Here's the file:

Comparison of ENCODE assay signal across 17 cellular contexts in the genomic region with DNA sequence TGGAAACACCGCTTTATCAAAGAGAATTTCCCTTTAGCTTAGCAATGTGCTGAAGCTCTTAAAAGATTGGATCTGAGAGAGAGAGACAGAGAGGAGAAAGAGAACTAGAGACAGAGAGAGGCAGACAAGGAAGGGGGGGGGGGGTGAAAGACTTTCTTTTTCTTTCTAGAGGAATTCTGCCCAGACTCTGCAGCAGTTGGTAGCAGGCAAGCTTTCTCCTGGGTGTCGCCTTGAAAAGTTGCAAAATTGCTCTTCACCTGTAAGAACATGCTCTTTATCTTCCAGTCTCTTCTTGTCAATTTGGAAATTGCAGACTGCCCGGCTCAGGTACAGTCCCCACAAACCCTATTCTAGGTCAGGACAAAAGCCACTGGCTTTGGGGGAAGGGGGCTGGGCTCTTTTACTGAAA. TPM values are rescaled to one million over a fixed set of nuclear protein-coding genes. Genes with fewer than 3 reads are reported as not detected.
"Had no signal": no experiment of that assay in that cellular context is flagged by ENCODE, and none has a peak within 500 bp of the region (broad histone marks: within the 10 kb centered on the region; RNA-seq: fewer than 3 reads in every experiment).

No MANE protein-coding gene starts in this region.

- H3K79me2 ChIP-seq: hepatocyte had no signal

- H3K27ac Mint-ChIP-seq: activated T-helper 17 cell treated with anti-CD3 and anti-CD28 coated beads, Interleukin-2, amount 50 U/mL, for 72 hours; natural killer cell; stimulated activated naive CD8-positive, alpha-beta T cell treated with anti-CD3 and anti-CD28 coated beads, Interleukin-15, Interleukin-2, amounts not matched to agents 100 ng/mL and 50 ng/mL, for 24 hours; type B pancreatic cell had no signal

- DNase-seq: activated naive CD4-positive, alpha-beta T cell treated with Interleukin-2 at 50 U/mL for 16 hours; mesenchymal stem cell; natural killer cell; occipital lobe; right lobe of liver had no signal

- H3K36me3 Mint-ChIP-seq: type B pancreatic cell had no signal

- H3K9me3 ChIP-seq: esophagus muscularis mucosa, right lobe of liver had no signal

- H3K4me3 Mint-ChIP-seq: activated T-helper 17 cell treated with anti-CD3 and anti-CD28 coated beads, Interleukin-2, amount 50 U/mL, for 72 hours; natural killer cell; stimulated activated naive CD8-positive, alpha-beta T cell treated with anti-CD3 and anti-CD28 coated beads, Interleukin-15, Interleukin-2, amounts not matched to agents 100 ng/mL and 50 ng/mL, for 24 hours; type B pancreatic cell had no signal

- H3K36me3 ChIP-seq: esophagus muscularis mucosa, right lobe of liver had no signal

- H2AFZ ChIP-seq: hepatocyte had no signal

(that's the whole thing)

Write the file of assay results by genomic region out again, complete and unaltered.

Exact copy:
Comparison of ENCODE assay signal across 17 cellular contexts in the genomic region with DNA sequence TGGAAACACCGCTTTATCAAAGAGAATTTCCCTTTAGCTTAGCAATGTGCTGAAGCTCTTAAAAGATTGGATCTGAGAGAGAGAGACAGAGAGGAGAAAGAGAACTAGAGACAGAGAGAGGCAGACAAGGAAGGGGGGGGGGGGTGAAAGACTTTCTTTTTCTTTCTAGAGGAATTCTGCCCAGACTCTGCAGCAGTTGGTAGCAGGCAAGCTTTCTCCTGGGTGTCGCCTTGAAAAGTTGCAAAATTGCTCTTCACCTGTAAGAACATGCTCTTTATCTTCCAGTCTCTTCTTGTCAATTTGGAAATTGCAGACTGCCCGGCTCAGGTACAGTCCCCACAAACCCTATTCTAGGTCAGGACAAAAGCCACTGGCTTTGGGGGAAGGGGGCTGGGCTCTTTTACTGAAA. TPM values are rescaled to one million over a fixed set of nuclear protein-coding genes. Genes with fewer than 3 reads are reported as not detected.
"Had no signal": no experiment of that assay in that cellular context is flagged by ENCODE, and none has a peak within 500 bp of the region (broad histone marks: within the 10 kb centered on the region; RNA-seq: fewer than 3 reads in every experiment).

No MANE protein-coding gene starts in this region.

- H3K79me2 ChIP-seq: hepatocyte had no signal

- H3K27ac Mint-ChIP-seq: activated T-helper 17 cell treated with anti-CD3 and anti-CD28 coated beads, Interleukin-2, amount 50 U/mL, for 72 hours; natural killer cell; stimulated activated naive CD8-positive, alpha-beta T cell treated with anti-CD3 and anti-CD28 coated beads, Interleukin-15, Interleukin-2, amounts not matched to agents 100 ng/mL and 50 ng/mL, for 24 hours; type B pancreatic cell had no signal

- DNase-seq: activated naive CD4-positive, alpha-beta T cell treated with Interleukin-2 at 50 U/mL for 16 hours; mesenchymal stem cell; natural killer cell; occipital lobe; right lobe of liver had no signal

- H3K36me3 Mint-ChIP-seq: type B pancreatic cell had no signal

- H3K9me3 ChIP-seq: esophagus muscularis mucosa, right lobe of liver had no signal

- H3K4me3 Mint-ChIP-seq: activated T-helper 17 cell treated with anti-CD3 and anti-CD28 coated beads, Interleukin-2, amount 50 U/mL, for 72 hours; natural killer cell; stimulated activated naive CD8-positive, alpha-beta T cell treated with anti-CD3 and anti-CD28 coated beads, Interleukin-15, Interleukin-2, amounts not matched to agents 100 ng/mL and 50 ng/mL, for 24 hours; type B pancreatic cell had no signal

- H3K36me3 ChIP-seq: esophagus muscularis mucosa, right lobe of liver had no signal

- H2AFZ ChIP-seq: hepatocyte had no signal